Future of PH basketball ‘very bright’ with Kai, Thirdy and Co.
MANILA, Philippines — For the country’s top centers, the Philippines’ lineage of big men is in good hands.
June Mar Fajardo and Poy Erram, two of the best centers in the PBA, said that Kai Sotto is the fitting heir to the big man’s throne in the Gilas program.
“Kai is there. He’s getting such amazing training and he could even train me,” said Fajardo in Filipino in “PBA Kamustahan,” an online show the league produced while the season is in hiatus due to COVID-19.
“For sure Kai is there also Isaac (Go), they’re the ones who’ll banner Gilas in the future,” said Erram in Filipino.
Gilas has been able to parade the PBA’s best centers since 2010 with the likes of Asi Taulava, Fajardo, Erram, Raymond Almazan, and Christian Standhardinger.
Yeng Guiao, the former Gilas Pilipinas head coach, even tabbed Sotto and another promising center in AJ Edu as part of the national team pool in preparation for the World Cup qualifiers.
Taulava, one of the PBA’s most dominant centers during his heyday, also has Sotto as one of the next best players in the program together with three-time UAAP champion Thirdy Ravena.
“Thirdy is there. He’s coming in. Thirdy and Kai, I think they’re going to be the one or two who’s going to be carrying the national team,” said Taulava, a one-time PBA MVP.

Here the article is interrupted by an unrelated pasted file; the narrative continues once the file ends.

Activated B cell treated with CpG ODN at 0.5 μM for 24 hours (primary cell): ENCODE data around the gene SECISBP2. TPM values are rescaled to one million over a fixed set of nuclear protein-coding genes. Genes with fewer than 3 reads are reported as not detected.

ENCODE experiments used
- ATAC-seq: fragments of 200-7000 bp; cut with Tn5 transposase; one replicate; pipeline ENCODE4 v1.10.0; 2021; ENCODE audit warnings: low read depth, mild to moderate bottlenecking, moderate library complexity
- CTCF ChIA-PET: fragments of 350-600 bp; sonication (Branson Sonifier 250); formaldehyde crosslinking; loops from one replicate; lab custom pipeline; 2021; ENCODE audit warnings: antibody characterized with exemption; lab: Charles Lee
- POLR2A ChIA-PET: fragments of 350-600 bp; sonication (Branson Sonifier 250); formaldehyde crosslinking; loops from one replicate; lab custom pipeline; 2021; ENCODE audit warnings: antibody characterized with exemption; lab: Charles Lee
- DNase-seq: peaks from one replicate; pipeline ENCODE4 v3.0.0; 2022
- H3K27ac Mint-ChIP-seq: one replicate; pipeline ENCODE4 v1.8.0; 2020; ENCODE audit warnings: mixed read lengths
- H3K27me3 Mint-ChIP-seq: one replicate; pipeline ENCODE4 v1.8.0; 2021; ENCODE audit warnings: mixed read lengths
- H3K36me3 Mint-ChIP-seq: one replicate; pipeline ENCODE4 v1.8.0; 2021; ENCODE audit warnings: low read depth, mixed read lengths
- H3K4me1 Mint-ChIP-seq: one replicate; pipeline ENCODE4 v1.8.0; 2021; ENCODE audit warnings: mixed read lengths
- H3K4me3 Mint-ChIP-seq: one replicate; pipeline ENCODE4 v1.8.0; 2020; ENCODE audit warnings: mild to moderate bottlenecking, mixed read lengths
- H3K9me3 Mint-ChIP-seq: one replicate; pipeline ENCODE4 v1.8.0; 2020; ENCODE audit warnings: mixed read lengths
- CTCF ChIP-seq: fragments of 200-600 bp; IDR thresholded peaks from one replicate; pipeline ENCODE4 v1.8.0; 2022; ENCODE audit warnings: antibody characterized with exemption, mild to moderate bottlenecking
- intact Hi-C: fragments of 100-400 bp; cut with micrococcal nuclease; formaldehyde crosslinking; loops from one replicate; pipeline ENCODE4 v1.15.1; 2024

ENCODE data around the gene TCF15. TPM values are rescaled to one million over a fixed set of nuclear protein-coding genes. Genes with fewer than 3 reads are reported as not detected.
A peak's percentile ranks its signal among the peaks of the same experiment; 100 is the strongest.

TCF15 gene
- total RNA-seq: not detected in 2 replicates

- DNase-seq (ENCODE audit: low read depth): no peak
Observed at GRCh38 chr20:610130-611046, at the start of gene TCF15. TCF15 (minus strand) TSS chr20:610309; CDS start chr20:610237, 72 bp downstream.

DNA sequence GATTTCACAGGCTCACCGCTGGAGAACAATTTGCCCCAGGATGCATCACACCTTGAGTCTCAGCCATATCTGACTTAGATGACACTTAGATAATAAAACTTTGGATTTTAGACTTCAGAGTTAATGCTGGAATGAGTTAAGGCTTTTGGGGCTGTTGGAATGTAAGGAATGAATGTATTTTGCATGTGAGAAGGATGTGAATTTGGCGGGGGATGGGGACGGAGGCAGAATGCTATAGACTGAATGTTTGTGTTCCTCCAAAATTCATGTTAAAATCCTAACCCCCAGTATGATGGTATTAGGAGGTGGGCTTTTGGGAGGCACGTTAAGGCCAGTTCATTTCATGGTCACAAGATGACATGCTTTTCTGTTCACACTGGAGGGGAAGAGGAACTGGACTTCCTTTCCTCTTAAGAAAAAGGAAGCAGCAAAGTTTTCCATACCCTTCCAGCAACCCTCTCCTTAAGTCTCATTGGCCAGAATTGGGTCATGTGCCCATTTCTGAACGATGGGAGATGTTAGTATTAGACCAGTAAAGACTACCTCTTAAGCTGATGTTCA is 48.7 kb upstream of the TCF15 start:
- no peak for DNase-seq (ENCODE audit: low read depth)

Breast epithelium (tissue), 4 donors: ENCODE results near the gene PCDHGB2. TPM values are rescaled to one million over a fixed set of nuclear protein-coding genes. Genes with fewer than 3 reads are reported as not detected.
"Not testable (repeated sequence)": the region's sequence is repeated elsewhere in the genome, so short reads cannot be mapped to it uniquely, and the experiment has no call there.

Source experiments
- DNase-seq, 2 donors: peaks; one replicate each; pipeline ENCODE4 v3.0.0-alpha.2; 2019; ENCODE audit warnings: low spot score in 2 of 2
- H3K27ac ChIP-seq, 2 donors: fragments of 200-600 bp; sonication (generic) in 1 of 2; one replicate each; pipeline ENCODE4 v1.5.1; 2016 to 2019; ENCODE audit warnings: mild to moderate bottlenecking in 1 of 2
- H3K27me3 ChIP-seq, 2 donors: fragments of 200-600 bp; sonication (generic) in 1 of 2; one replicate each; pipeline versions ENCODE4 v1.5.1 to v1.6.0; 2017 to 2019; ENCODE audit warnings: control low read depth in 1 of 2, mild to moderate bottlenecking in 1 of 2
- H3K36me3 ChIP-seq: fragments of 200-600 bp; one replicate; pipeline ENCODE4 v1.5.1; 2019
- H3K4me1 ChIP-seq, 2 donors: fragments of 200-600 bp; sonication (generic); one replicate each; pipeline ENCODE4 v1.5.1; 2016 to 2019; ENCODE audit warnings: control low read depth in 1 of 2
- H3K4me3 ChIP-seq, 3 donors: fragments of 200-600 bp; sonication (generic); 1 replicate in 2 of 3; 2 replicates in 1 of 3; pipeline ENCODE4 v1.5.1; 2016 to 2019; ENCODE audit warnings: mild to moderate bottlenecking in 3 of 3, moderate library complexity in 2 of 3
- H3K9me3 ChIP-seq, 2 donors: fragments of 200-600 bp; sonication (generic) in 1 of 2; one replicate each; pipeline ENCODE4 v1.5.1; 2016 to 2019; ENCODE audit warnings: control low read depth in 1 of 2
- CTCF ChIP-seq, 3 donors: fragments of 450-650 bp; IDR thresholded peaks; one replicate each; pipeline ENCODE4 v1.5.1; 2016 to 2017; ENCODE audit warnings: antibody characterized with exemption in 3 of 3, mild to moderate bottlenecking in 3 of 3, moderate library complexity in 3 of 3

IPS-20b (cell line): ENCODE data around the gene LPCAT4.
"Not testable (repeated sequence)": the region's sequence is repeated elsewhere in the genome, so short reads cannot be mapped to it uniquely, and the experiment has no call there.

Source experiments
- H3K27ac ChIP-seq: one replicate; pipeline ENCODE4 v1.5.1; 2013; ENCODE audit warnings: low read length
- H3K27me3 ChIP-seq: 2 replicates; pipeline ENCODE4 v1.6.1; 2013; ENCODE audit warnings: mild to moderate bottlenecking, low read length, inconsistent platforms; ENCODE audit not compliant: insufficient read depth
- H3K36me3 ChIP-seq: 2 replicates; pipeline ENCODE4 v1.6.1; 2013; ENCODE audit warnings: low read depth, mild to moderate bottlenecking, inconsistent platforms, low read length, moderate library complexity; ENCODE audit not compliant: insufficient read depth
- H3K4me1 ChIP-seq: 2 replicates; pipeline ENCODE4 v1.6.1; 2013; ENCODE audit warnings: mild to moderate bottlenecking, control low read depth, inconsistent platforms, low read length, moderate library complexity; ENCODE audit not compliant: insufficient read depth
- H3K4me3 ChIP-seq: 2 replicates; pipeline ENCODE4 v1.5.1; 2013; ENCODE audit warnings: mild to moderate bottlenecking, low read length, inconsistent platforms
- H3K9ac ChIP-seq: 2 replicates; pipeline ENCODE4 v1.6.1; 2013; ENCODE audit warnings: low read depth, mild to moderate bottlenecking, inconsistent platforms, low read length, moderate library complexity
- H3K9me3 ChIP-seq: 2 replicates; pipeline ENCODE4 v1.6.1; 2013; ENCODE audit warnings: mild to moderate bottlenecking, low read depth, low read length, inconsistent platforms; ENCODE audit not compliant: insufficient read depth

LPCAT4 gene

Ravena already had a taste playing for the Gilas Men in the 2019 Fiba World Cup Asian Qualifiers.
Sotto, however, is not the only big man that can potentially become a Gilas mainstay.
“For me, I think Isaac. I’ve known him since he was a teammate of mine in Mighty [Sports] and we were roommates,” said Rain or Shine big man Beau Belga. “I saw the work ethic of that kid.”
Erram said that once the old guard of Gilas retires, players such as CJ Perez, Kiefer and Thirdy Ravena, and Robert Bolick are ready to take their places.
“We got a lot of guys coming in. It’s not just them. There’s a lot of prospects out there. We just can’t be close-minded about it and just focus about it. This generation’s pool is a lot bigger,” said Taulava.
“The future looks very bright. We’re leaving basketball in the good hands of these young players.”